We covered on our blog in March a ruling from the Copyright Review Board regarding a case of an invention made by artificial intelligence (AI). The copyright application claimed an artwork created by a computer algorithm running autonomously on a machine.
The Copyright Office rejected the application, stating that it could not issue copyrights to an invention in which the work was not “the fruits of intellectual labor” that are not “founded in the creative powers of the [human] mind.”
On June 5, Dr. Stephen Thaler, owner of the AI he calls the Creativity Machine, filed suit against the U.S. Copyright Office after it refused to grant the copyright. The invention in question was computer-generated by the Creativity Machine and is called “A Recent Entrance to Paradise.”
Thaler appears to be headed for a similar result in his effort to have another one of his AI machines — this one called the Device for the Autonomous Bootstrapping of Unified Sentience, or DABUS — recognized as an inventor.
Why Thaler Sued the Patent Office
DABUS is listed as the inventor on two patent applications filed by Thaler with the United States Patent and Trademark Office (USPTO). The claimed inventions include a “light beacon that flashes in a new and inventive manner to attract attention (‘Neural Flame’),” and a “beverage container based on fractal geometry (‘Fractal Container’).”
The latter of the two patents was granted in South Africa in July 2021, making it the first ever obtained patent for an AI-generated invention without a traditional human inventor.
The USPTO declined to issue the patents with DABUS listed as the inventor. Thaler sought relief before the U.S. Court of Appeals for the Federal Circuit after the U.S. District Court for the Eastern District of Virginia declined to challenge the USPTO’s ruling.
Critical Question: Who can be an Inventor?
Thaler, represented by Ryan Abbott, has argued that the language of the Patent Act is such that DABUS and AI can qualify as inventors. During the hearing Abbott argued that the language of the Act can refer to natural persons but not that it must refer to natural persons. In other words, “individual” and “inventor” can but do not need to mean natural persons.
Abbott repeatedly argued that it is the purpose of patent law to promote and incentivize innovation. Judge Richard G. Taranto asked Abbott whether broadening the definition of an inventor to include pieces of software would advance or hinder innovation.
To this end, Abbott used an example of the pharmaceutical company Pfizer using a supercomputer to make an antibody to treat COVID-19. If no patent could be obtained on the computer’s inventive activity, that would send a message to companies that they cannot use such computers and still obtain patents — thus hindering innovation, Abbott argued.
Dennis C. Barghaan Jr. represented the USPTO. Barghaan argued that inventors are individuals as defined by the patent statute, including its use of personal pronouns to define an individual. It even uses gendered personal pronouns, as pointed out by Judge Taranto in response to Barghaan.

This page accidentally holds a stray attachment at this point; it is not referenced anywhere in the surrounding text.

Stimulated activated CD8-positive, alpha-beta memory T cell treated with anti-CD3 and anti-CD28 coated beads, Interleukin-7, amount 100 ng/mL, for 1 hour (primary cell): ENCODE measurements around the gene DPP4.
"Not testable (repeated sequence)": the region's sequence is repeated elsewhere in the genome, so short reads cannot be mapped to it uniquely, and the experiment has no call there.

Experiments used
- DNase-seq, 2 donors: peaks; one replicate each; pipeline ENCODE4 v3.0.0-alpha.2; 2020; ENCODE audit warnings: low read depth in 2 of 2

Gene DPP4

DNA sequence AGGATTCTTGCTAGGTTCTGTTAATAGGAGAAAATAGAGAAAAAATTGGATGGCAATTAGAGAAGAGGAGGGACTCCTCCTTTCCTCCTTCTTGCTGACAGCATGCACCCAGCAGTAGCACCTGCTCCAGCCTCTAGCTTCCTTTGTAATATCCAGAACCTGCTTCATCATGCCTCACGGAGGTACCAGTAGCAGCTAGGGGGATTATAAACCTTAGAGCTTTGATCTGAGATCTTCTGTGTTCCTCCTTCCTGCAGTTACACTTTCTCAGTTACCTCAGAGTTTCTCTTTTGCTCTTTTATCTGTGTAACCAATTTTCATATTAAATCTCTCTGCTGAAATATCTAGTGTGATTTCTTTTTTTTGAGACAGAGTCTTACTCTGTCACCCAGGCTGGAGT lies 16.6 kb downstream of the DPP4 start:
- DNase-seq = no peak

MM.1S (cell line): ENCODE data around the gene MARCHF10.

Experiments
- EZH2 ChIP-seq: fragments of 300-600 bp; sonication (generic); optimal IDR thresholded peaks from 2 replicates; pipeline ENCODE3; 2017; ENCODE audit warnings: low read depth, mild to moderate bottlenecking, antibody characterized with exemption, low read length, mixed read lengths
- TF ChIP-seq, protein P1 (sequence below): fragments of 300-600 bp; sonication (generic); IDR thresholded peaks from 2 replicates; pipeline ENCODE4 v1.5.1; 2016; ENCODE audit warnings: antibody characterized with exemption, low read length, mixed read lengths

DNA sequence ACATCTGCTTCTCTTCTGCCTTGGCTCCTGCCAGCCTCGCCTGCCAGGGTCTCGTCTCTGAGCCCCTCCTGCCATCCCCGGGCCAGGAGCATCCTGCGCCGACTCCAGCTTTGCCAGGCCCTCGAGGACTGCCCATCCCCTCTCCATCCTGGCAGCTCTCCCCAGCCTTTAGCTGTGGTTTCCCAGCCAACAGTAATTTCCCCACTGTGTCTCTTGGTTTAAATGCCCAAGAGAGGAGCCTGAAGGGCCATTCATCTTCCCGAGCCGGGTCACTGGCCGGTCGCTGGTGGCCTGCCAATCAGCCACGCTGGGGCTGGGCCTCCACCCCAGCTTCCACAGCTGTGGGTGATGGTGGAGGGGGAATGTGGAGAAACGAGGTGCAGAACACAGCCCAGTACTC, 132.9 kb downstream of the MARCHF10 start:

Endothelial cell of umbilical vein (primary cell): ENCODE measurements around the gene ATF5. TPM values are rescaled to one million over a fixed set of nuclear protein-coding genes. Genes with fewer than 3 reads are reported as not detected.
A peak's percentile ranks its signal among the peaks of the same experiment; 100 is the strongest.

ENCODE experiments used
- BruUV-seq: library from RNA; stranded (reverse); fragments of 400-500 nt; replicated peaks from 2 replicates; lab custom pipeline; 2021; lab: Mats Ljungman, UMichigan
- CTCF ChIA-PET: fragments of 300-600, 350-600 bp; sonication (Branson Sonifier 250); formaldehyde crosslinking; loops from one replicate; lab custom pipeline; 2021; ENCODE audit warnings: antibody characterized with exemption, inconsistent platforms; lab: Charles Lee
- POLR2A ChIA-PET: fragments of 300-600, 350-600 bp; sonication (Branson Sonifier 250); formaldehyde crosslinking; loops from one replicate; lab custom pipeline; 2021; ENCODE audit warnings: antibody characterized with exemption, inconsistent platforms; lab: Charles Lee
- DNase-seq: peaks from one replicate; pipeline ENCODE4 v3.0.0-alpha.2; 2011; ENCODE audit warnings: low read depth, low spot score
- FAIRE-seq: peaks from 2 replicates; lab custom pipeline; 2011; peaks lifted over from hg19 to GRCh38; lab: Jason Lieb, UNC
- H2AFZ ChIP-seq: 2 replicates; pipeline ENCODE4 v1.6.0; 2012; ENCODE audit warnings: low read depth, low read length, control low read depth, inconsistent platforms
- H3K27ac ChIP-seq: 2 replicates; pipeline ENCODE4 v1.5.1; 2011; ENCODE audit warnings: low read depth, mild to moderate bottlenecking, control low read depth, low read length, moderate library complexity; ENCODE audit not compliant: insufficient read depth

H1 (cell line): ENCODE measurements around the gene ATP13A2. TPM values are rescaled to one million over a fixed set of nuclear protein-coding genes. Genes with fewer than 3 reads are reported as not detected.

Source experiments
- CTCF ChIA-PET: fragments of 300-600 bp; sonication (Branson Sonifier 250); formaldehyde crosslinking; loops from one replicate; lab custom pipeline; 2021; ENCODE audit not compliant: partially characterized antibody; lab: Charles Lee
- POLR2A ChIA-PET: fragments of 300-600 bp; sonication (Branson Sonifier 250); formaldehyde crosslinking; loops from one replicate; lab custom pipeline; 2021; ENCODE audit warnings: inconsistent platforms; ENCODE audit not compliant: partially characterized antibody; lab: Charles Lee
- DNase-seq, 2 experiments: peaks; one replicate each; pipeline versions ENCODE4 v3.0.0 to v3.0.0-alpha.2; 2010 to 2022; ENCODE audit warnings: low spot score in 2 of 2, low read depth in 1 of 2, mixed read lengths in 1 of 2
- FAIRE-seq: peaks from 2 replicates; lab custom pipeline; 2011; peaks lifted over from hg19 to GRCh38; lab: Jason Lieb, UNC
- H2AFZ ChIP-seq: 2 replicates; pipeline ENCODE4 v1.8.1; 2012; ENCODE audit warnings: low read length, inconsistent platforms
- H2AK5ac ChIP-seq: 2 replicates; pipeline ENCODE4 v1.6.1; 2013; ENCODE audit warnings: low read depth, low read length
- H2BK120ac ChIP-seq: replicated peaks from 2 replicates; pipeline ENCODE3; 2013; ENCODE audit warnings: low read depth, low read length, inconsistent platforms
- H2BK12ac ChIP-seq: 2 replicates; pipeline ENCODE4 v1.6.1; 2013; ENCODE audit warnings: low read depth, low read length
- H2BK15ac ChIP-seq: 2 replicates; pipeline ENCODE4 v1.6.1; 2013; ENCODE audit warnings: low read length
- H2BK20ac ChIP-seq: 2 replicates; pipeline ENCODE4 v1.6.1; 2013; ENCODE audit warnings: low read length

Chief Judge Kimberly A. Moore asked if the programmer of the AI code on DABUS should be listed as the inventor. Barghaan responded that, in limited circumstances including this one, the programmer of the AI code should be the inventor.
Abbott concurred regarding the possibility of a programmer being the inventor in such a case, but he cautioned as to what effects this approach might have. He warned that allowing AI programmers to qualify as inventors may bring complications such as when AI creates subsequent inventions in which the original programmer was not involved. Who would the inventor be in such a case?
He argued that the bottom line should be the rewarding of innovation.
Looking to the Future
The Courts will undoubtedly have more opportunities to address the question of AI inventorship as the role of AI in technology continues to evolve.
As the District Court noted in this case, the legislative branch has the authority to decide how, if at all, patent law may be expanded to permit something like non-human inventors.
“…as technology evolves, there may come a time when artificial intelligence reaches a level of sophistication such that it might satisfy accepted meanings of inventorship,” the District Court noted in Thaler v. Hirshfeld, 558 F. Supp. 3d 238, 249 (E.D. Va. 2021).
The USPTO recently announced that it will be forming partnerships with AI and emerging technologies industries. USPTO Director Kathi Vidal noted the important role that the agency plays in incentivizing innovation, and that these discussions will explore how the patent system can evolve “to encourage and protect AI and ET inventions.”
Abbott spoke at the first meeting of this new partnership on June 29. Joining Abbott on the panel, covering inventorship and the advent of machine-generated inventions, was Joshua Sarnoff, a professor of law at DePaul University, and Laura Sheridan, senior patent counsel at Google.
Should the rules and inventorship requirements of patent law change, the attorneys of Patterson Thuente IP will certainly be following such developments. If you have questions about the patentability of your invention or other inquiries relating to patent or IP law, do not hesitate to contact us!
(Read more about this case from Law360 and the FedCircuitBlog)